China's second-half GDP is likely to rise up to 6.8 percent with support from more fiscal stimulus, says Standard Chartered's Clive McDonnell.
The Bank of England surprised market by holding fire on post-referendum rate cut.
Beijing is likely to be opportunistic but orderly about managing its currency, says JPMorgan Asset Management's Kerry Craig.
The dollar falls while the Bank of Canada announced that it will hold interest rates.
The dollar eased slightly against the yen on Wednesday, but remained close to 2-1/2-week highs.
With global fixed income yields low, Asia and emerging market bonds and credit offer attractive returns, a portfolio manager at Fidelity told CNBC.
China's June trade figures will be softer year-on-year due to a strong base effect and weaker global economy, says JPMorgan's Grace Ng.
China's currency may be expected to stay relatively stable, but that's based on myths about the mainland economy, Daiwa said.
The yen fell against the dollar after the Japanese ruling coalition's victory boosted hopes for more monetary stimulus.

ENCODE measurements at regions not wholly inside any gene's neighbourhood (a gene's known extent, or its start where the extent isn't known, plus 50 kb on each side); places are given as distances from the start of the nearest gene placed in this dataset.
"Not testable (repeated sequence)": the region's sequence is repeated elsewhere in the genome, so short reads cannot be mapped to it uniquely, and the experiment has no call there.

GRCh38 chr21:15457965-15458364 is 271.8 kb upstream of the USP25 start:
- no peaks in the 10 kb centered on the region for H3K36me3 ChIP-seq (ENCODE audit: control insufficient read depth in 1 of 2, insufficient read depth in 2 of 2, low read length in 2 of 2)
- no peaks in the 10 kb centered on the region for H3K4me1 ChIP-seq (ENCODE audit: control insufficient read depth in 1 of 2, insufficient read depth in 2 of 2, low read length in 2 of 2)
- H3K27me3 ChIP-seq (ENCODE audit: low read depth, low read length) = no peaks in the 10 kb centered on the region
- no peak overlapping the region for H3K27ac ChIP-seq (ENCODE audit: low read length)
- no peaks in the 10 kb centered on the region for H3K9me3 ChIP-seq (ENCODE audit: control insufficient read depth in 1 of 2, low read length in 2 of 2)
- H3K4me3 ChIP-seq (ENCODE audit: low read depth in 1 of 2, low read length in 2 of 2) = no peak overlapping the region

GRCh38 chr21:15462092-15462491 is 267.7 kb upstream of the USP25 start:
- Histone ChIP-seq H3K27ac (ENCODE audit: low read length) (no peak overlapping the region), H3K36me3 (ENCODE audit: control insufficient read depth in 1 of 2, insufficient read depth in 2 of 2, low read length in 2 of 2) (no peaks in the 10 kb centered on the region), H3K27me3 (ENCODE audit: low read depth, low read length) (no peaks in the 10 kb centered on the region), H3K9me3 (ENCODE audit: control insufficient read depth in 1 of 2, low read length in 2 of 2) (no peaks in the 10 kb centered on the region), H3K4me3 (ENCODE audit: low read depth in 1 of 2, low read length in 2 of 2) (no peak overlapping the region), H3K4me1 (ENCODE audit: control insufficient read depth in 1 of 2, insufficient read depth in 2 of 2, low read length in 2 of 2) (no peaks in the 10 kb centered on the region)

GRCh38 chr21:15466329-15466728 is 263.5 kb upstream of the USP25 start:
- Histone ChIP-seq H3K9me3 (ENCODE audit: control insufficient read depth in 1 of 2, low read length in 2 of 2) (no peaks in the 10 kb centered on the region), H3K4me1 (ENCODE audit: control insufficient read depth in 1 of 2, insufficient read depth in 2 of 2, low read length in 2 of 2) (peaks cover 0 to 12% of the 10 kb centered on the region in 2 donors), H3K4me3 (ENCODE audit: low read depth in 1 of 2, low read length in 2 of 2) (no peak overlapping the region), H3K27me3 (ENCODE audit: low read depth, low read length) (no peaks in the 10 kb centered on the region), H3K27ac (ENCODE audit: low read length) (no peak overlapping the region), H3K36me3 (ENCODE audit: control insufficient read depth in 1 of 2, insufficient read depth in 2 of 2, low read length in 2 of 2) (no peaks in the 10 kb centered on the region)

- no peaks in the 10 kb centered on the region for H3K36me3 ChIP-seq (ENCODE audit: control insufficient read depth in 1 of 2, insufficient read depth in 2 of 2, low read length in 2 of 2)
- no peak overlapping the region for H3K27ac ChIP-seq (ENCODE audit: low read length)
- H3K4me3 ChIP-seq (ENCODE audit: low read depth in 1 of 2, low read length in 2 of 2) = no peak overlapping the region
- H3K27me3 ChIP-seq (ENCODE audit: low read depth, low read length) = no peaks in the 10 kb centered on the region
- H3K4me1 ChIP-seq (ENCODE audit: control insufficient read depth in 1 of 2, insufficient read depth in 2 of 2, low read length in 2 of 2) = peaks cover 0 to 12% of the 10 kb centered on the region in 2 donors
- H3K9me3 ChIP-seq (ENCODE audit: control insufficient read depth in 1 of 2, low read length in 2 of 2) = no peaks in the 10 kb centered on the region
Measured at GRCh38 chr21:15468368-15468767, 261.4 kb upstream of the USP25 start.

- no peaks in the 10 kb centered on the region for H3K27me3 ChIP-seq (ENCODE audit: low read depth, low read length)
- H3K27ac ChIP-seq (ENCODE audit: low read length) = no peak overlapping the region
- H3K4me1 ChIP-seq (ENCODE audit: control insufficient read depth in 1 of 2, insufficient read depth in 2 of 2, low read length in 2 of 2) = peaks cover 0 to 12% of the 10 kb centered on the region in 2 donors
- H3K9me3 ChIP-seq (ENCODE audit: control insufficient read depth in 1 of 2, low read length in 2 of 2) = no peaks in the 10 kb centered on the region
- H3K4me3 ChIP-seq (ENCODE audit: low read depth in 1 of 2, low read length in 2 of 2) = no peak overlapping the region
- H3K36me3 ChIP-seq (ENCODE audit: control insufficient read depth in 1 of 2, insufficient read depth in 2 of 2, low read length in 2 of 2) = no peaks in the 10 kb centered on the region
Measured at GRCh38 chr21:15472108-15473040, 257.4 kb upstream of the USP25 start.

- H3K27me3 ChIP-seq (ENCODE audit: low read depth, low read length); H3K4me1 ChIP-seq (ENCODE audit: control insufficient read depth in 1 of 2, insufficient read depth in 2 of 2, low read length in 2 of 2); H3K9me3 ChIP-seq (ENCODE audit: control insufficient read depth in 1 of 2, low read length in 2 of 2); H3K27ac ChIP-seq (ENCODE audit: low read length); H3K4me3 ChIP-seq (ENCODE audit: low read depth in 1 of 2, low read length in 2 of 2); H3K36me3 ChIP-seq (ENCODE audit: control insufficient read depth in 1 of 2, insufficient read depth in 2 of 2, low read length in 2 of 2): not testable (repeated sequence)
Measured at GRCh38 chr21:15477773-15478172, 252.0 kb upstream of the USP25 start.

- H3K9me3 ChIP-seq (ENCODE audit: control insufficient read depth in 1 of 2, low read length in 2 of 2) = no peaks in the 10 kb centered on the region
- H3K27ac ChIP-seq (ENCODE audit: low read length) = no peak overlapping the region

China has some room for another RRR cut, but not by much because inflation could pick up towards the year end, UBS WM's Kelvin Tay says.
China needs to ease further in order to hit its GDP targets and incentivize the private sector to invest more, says Commerzbank's Hao Zhou.
The major risks in China are in the restructuring of state-owned enterprises, says Societe Generale's Alain Bokobza.
China's June consumer inflation grew at its slowest since January, while producer prices extended falls, reinforcing expectations for more stimulus.
The dollar traded in a back-and-forth range after the U.S. June jobs report easily beat expectations.
Since Brexit, markets have largely forgotten about the pessimism surrounding China and its financial markets, notes Mark Tinker of AXA Investment Managers.
Sterling rebounded on Thursday after falling two straight days.
China's economy is expected to stabilize, which will be a catalyst for the Hong Kong market, says Haitong Intl Securities Group's Kevin Leung.
The opportunities are in Asian firms with domestic growth drivers that don't rely on macroeconomic trends, says Fidelity International's Medha Samant.
Market sell-off triggers include a contagion effect from weaker European growth and a yuan devaluation, says OCBC Bank's Vasu Menon.
The safe-haven yen hit a 3-1/2 year high against sterling on fears about the impact of Brexit.